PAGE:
In the previous posting on this subject, we closed by asking the question how, if socialism and modernism (which doesn’t mean modernity) are so anti-human or contrary to human nature, how on Earth did they become so popular? Let’s begin by taking a look at a novel from the beginning of the last century that a lot of people think they know something about, but usually don’t.
In 1905, Monsignor Robert Hugh Benson wrote in a letter to his mother,
I have an idea for a book so vast and tremendous that I daren’t think about it. Have you ever heard of Saint Simon? Well, mix up Saint Simon, Russia breaking loose, Napoleon, Evan Roberts, the Pope, and Antichrist; and see if any idea suggests itself. But I’m afraid it is too big. I should like to form a syndicate on it, but that it is an idea, I have no doubt at all. (Robert Hugh Benson, December 16, 1905, quoted in C.C. Martindale, S.J., Life of Monsignor Robert Hugh Benson. Longmans, Green and Co., 1916, II.65-66.)
Benson was referring to his apocalyptic satire, Lord of the World, a masterful — if in hindsight barely fictional — vision of a future world that had completely surrendered to socialism and modernism. In Benson’s day it was what the socialists and modernists had dreamed of creating for nearly a century: the terrestrial paradise, the Kingdom of God on Earth.
But what do we mean by socialism and modernism? First, it must be clearly understood that in this blog series, terms are given their natural law meaning — including natural law itself — as used within the Aristotelian-Thomist framework and applied in Catholic social teaching.
That is, the natural law — the general code of human behavior — is based on reason (lex ratio), not faith or opinion, even majority opinion (lex voluntas). Socialism, while best summarized by Karl Marx as the abolition of private property in capital, can be stated broadly as any philosophy or political theory (or anything else) that shifts sovereignty — and thus natural rights, dignity, and personality — from the human person to the collective or some form of society.
Modernism, which can be understood as the theology of socialism, is anything that shifts worship away from an understanding of God based on reason, to one based on faith or opinion that contradicts what is discerned by reason. As G.K. Chesterton noted, “[A]pparently anything can be called Socialism, . . . If it means anything, it seems to mean Modernism; in the sociological as distinct from the theological sense. In both senses, it is generally a euphemism for muddle-headedness.” (G.K. Chesterton, “There Was a Socialist,” G.K.’s Weekly, May 10, 1930; cf. Ubi Arcano, § 61.)
A world gone mad by putting Earth in the place of Heaven (socialism) and man in the place of God (modernism) was the theme of Benson’s Lord of the World. In common with the Great Reset, the problem was that the achievement of the goal of the Kingdom of God on Earth would — in Benson’s opinion — require such fundamental changes in humanity as to deny nature, and (not surprisingly), the Creator of Nature. As Fulton Sheen explained a generation later in his doctoral thesis, God and Intelligence in Modern Philosophy (1925), modernism and socialism invert the whole of reality:
|Fulton J. Sheen|
Putting the whole philosophy in a formula which expresses a perversion of the traditional notions: —
Mind is confused with Being.
Grace is confused with Nature.
Man is confused with God.
. . . In the twentieth century man makes God to his own image and likeness. (Fulton J. Sheen, God and Intelligence in Modern Philosophy. New York: IBE Press, 2009, 320. See also Sheen’s follow-up, Religion Without God, 1927.)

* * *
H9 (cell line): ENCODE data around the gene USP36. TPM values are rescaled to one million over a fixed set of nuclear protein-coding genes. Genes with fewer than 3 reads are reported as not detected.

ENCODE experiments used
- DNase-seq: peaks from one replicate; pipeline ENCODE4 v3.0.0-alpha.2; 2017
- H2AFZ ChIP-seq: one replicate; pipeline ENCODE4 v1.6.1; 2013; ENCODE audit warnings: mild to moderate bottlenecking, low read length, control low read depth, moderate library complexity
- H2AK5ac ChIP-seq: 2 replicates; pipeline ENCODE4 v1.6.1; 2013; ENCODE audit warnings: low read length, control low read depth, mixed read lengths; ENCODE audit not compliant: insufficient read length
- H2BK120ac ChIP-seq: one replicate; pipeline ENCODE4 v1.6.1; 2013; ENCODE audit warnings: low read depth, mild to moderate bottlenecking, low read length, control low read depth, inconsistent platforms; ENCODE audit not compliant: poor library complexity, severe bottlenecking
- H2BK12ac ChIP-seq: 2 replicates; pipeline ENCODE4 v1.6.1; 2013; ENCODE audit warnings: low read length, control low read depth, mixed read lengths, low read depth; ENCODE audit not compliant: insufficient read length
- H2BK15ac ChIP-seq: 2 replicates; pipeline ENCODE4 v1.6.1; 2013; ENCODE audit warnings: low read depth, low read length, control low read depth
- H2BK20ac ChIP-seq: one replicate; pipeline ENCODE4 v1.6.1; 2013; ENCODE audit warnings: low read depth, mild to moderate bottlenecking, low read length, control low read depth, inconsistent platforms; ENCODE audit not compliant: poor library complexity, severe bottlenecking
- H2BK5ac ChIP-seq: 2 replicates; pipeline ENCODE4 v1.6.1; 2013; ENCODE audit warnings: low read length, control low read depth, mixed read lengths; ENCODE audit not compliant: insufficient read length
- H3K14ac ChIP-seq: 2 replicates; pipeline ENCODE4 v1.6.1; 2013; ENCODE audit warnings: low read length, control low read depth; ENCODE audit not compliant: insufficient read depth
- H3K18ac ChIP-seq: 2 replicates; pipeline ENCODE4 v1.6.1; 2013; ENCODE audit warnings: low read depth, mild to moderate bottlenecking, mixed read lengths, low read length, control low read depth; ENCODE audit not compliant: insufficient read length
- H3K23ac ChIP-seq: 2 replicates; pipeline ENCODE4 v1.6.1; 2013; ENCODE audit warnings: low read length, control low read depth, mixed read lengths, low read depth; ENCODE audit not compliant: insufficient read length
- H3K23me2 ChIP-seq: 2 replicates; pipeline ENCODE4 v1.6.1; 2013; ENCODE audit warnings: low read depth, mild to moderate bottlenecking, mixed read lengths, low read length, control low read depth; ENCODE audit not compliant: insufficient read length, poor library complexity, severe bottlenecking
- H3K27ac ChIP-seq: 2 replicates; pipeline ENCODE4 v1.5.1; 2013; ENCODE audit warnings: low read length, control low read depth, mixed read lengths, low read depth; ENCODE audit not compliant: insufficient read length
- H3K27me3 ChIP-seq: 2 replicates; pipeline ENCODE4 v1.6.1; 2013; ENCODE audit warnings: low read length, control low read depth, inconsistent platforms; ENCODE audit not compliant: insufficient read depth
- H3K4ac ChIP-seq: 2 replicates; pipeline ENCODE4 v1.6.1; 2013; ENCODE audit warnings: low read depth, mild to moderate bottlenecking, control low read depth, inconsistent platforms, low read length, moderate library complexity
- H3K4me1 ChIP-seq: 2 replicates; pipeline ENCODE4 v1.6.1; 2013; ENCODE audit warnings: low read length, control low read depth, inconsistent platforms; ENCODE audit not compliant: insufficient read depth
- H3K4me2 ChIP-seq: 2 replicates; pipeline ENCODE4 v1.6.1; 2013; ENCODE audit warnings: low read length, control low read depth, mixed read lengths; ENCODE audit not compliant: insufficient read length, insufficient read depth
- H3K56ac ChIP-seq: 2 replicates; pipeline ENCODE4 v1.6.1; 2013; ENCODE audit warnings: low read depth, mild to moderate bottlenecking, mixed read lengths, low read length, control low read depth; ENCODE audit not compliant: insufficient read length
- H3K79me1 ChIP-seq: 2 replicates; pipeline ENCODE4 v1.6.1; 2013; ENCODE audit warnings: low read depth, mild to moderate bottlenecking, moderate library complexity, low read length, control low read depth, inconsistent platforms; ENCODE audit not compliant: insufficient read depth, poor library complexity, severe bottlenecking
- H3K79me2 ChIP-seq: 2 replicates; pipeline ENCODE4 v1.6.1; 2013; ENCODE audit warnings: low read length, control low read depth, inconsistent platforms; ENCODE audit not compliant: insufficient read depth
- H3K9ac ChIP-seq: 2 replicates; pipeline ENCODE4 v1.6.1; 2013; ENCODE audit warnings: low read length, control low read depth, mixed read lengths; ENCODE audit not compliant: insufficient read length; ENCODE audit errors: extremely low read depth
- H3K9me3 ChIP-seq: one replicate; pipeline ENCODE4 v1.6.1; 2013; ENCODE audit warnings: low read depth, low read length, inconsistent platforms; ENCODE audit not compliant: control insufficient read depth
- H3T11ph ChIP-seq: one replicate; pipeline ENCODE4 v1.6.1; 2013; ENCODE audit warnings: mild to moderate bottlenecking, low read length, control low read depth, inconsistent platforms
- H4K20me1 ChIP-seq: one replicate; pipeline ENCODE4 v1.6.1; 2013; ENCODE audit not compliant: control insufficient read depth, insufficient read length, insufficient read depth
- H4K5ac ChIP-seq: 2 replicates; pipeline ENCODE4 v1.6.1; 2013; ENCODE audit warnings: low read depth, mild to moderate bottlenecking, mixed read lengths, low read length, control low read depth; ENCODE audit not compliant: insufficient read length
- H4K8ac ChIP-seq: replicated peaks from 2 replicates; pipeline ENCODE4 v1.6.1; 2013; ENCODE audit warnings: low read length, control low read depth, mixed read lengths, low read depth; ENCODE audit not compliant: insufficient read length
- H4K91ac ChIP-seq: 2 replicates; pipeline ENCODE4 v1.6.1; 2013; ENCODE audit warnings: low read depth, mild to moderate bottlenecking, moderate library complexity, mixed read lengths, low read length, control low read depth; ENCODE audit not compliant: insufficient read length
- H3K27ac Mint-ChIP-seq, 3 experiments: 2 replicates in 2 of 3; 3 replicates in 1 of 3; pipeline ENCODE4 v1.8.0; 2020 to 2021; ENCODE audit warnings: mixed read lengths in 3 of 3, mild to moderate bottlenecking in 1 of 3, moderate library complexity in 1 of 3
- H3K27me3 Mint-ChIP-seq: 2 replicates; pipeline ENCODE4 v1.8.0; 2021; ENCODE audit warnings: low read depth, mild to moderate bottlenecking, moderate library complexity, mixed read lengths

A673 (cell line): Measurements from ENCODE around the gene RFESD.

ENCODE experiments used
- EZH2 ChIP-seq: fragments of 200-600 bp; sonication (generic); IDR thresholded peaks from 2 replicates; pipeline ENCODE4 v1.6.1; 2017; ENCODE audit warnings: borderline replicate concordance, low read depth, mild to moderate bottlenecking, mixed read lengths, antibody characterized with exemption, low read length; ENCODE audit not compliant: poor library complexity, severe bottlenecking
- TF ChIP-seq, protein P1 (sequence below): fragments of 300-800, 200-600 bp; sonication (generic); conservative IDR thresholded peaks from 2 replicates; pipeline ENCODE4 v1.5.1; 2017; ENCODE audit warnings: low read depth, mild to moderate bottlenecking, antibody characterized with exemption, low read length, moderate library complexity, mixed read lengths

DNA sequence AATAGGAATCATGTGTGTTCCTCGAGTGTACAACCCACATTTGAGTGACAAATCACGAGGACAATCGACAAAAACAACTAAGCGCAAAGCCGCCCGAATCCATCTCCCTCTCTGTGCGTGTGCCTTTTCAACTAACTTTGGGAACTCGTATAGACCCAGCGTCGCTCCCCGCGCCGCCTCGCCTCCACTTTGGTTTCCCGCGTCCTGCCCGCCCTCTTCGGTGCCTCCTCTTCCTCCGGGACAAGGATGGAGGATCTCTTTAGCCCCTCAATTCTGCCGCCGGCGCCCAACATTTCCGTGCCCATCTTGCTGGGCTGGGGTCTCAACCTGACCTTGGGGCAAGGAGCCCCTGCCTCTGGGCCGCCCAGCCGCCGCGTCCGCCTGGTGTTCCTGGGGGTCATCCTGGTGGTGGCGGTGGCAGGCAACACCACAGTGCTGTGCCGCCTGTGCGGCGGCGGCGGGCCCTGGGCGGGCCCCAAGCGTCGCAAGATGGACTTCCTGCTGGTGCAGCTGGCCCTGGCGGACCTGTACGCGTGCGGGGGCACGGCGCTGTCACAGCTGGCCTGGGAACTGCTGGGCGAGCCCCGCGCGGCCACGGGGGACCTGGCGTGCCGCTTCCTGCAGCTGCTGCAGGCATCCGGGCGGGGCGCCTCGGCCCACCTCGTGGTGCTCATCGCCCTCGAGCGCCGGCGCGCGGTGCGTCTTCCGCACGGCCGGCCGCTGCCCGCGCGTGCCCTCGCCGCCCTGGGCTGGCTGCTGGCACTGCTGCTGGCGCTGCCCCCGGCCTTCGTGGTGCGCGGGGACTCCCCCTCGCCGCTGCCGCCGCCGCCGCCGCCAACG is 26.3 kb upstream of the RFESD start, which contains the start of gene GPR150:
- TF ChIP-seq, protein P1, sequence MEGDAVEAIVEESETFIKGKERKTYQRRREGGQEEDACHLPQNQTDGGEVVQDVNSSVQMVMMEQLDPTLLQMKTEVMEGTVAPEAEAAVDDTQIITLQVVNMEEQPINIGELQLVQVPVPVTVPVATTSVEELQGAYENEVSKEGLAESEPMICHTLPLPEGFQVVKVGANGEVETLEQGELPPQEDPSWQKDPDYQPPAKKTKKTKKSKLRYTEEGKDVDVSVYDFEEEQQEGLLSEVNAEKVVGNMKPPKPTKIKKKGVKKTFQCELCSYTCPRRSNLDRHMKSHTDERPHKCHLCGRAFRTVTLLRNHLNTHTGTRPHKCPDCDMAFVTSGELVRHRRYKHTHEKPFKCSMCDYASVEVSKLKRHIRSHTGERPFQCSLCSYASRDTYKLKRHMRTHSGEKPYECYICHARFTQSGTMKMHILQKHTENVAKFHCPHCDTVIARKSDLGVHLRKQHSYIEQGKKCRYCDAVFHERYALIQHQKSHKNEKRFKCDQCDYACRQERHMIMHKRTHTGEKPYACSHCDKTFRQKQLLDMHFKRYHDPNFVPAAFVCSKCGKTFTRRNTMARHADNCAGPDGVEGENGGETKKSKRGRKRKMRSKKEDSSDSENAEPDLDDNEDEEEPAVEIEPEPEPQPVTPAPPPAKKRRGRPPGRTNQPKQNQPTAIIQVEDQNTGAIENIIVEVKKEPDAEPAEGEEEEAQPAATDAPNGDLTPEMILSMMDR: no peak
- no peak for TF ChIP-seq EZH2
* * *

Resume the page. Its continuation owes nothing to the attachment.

|Sir George Chesney|
In short, as Chesterton noted in his Introduction to Sheen’s book, “They begin by bowing down to man as the image of God; and then forget the God and bow down to the graven image.” (Ibid., 11.) As Sheen later remarked, the seemingly inevitable result of efforts to create a Heaven on Earth is a living Hell.
Admittedly, this is not how many people today understand Lord of the World, the best known of Benson’s “sensational novels.” Possibly because he was able to gauge the likely result of certain trends in Edwardian society accurately, it has been reinterpreted as prophecy . . . something that annoyed the author more than a little.
Ironically, much of what modern readers believe to be purely the product of Benson’s imagination were elements lifted wholesale from the “future war” subgenre of science fiction. With hundreds, even thousands of offerings featuring fantastic plots and often even more fantastic technology, a great coming war was a popular theme from its debut the year of Benson’s birth with Sir George Chesney’s novella, The Battle of Dorking (1871) until 1914 when the real thing turned fantasy into reality. Even humor of a sort made its appearance, e.g., Frank R. Stockton’s The Great War Syndicate (1889) and P.G. Wodehouse’s The Swoop! or, How Clarence Saved England (1909).
|Msgr. Robert Hugh Benson|
Benson’s real achievement in Lord of the World was not his alleged inventiveness or presumed prophecy. Rather, it was the way he wove all the things that the intellectuals and upper classes of Edwardian England believed good about the world and bad about religion into a tapestry that turned all their assumptions upside-down.
Yet even then, Benson’s feat was not his originality. Ultimately, his satirical social and religious commentary consisted of heeding warnings from the popes and applying an extremely exaggerated version of what could happen as a result of ignoring principles of Catholic teaching. Rome had been explicit about the danger since 1832, when Pope Gregory XVI issued Mirari Vos, the first social encyclical.
And therein lies a tale that in some ways is more fantastic, even more shocking, than Lord of the World and what to many seems its final realization in the Great Reset.